Wang H.H.,CAS Institute of Plant Physiology and Ecology |
Tang R.J.,University of California at Berkeley |
Liu H.,Qingdao Agricultural University |
Chen H.Y.,Qingdao Agricultural University |
And 4 more authors.
Tree Physiology | Year: 2013
NAC domain transcription factors are important regulators that activate the secondary wall biosynthesis in wood formation. In this work, we investigated the possible functions of an NAC family member SECONDARY WALL-ASSOCIATED NAC DOMAIN PROTEIN2 (PtSND2) using chimeric repressor silencing technology. Reverse transcription-polymerase chain reaction, subcellular localization and transcriptional activation analyses indicated that PtSND2 is a wood-associated transcriptional factor with the predicted transcriptional activation activity, which could be inhibited by the repression domain SUPERMAN REPRESSION DOMAIN X (SRDX) in yeast. Wood formation was severely repressed in transgenic poplar plants overexpressing PtSND2-SRDX. Meanwhile, the secondary cell wall thickness of xylem fibers was restrained, and the contents of cellulose and lignin were obviously decreased in the stems of transgenic plants. Further studies indicated that expressions of a number of wood-associated genes were down-regulated in the stems of transgenic plants. Our results suggest that PtSND2 may play important roles during the secondary growth of stems in poplar. © The Author 2013. Published by Oxford University Press. All rights reserved. Source
Wang H.,CAS Institute of Plant Physiology and Ecology |
Tang R.,CAS Institute of Plant Physiology and Ecology |
Tang R.,University of California at Berkeley |
Wang C.,CAS Institute of Plant Physiology and Ecology |
And 5 more authors.
Tree Physiology | Year: 2015
Using chimeric repressor silencing technology, we previously reported that functional repression of PtSND2 severely arrested wood formation in transgenic poplar (Populus). Here, we provide further evidence that auxin biosynthesis, transport and signaling were disturbed in these transgenic plants, leading to pleiotropic defects in their growth patterns, including inhibited leaf enlargement and vascular tissue development in the leaf central vein, suppressed cambial growth and fiber elongation in the stem, and arrested growth in the root system. Two transgenic lines, which displayed the most remarkable phenotypic deviation from the wild-type, were selected for detailed studies. In both transgenic lines, expression of genes for auxin biosynthesis, transport and signaling was down-regulated, and indole-3-acetic acid distribution was severely disturbed in the apical buds, leaves, stems and roots of field-grown transgenic plants. Transient transcription dual-luciferase assays of ProPtTYDC2::LUC, ProPttLAX2::LUC and ProPoptrIAA20.2::LUC in poplar protoplasts revealed that expression of auxin-related genes might be regulated by PtSND2 at the transcriptional level. All these results indicate that functional repression of PtSND2 altered auxin biosynthesis, transport and signaling, and thereby disturbed the normal growth and development of transgenic plants. © The Author 2014. Published by Oxford University Press. All rights reserved. Source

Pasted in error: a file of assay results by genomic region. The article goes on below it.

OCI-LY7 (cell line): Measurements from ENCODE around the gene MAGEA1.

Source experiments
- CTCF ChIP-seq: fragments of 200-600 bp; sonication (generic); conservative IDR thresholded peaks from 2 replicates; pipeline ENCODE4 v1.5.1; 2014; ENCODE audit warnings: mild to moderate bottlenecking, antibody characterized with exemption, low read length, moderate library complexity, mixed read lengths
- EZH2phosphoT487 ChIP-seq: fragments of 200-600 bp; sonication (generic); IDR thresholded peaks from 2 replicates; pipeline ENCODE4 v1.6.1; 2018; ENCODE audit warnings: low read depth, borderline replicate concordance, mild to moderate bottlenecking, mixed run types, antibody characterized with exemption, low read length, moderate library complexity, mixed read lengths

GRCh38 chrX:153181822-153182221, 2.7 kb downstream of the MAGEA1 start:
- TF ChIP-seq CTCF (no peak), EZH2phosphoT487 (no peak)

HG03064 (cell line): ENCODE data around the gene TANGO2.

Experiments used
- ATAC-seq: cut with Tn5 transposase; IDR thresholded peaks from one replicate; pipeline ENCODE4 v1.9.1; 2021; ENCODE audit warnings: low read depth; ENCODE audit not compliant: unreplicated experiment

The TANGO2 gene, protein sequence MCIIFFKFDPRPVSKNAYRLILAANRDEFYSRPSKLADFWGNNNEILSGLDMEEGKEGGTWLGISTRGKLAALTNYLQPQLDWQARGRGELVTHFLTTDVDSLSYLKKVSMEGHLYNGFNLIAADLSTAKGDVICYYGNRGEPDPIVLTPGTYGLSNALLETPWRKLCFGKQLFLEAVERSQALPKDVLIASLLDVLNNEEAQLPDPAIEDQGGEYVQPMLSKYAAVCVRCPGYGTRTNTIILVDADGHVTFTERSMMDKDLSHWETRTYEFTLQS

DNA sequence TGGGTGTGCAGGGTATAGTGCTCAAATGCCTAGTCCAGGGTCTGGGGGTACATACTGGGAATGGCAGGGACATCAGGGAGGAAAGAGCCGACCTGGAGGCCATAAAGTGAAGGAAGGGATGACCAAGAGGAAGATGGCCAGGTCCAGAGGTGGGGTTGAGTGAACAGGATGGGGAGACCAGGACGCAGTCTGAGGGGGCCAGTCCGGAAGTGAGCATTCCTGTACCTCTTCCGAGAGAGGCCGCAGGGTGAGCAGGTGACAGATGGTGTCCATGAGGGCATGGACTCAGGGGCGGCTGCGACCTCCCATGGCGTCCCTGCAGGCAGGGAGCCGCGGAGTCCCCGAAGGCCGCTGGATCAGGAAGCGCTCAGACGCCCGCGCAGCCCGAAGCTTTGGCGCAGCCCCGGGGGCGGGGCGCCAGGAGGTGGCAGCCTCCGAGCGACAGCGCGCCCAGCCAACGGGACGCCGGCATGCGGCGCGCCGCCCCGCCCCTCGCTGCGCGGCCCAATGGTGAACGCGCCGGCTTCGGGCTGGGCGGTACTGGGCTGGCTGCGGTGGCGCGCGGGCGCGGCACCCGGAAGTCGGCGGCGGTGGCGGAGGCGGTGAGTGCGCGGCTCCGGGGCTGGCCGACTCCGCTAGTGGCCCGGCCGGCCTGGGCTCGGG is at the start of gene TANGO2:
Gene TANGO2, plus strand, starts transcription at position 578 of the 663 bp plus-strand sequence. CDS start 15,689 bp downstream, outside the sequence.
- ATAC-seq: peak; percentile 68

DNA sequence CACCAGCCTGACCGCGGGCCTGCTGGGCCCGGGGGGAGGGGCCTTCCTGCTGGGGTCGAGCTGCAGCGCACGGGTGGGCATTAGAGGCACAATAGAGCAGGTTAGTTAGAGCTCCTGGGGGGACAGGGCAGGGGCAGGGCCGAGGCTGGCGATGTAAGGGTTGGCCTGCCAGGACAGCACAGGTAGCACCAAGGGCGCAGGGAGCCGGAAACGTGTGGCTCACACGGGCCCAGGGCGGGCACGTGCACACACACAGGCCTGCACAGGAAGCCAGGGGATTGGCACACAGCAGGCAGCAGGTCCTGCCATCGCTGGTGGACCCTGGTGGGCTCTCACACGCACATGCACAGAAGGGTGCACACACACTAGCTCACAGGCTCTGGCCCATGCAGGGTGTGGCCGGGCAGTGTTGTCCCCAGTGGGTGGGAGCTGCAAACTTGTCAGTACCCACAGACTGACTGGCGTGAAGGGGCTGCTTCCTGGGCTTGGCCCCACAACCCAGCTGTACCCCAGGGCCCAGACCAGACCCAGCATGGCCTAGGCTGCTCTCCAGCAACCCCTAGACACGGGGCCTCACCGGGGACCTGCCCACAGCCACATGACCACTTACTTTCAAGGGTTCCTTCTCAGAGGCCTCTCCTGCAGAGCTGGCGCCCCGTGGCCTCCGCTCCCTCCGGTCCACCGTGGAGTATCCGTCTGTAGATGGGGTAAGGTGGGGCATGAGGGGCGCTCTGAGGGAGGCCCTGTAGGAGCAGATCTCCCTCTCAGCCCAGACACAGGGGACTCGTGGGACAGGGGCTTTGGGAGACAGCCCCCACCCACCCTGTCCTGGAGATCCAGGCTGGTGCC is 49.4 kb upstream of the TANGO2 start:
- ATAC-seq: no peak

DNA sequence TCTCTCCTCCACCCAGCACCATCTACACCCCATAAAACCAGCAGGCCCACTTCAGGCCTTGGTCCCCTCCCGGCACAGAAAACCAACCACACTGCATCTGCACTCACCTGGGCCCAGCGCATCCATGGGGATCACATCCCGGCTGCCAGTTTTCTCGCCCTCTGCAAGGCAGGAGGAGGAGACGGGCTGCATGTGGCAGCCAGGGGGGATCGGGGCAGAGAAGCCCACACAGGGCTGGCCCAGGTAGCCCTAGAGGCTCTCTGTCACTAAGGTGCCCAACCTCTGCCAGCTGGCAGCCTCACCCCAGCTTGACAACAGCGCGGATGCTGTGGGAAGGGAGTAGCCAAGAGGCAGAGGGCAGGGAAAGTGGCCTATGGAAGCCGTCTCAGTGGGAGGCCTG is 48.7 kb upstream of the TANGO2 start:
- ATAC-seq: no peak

Song H.,Beijing Forestry University |
Song H.,National Engineering Laboratory for Tree Breeding |
Song H.,Key Laboratory of Genetics and Breeding in Forest Trees and Ornamental Plants |
Song H.,Tree and Ornamental Plant Breeding and Biotechnology Laboratory |
And 12 more authors.
Molecular Biology Reports | Year: 2011
Telomeres have lately received considerable attention in the development of broad-leaved tree species. In order to determine tissue-, sex-, season- and age-specific changes in telomerase activity in ginkgo trees, analyses of the telomerase repeat amplification protocol were carried out. In all of the tissues detected (embryonal callus, microspore tissues and leaves) telomerase activity was found, with differences between these activities statistically significant (P < 0.05). The highest telomerase activity was found in embryonal callus, suggesting that ginkgo trees have tissue-specific telomerase activity. Tissues containing high levels of dividing cells also have high levels of telomerase activity. No significant difference of telomerase activity was found between male and female trees (P > 0.05). In the annual development cycle, the highest telomerase activity was found in April and a decreasing trend over time in the four age groups studied: 10, 20, 70 and 700 year. The most obvious decline appeared in trees of the 700 year old group, suggesting that ginkgo trees have season-specific telomerase activities and trees of various ages react differently to seasonal changes. The mean annual telomerase activity showed a regular decreasing trend in all leaf samples analyzed from 10 to 700 year old ginkgo trees. We conclude that maintenance of telomere length depends on season- and age- associated telomerase activity. An optimal telomere length is regulated and maintained by telomerase in Ginkgo biloba L. © 2010 Springer Science+Business Media B.V. Source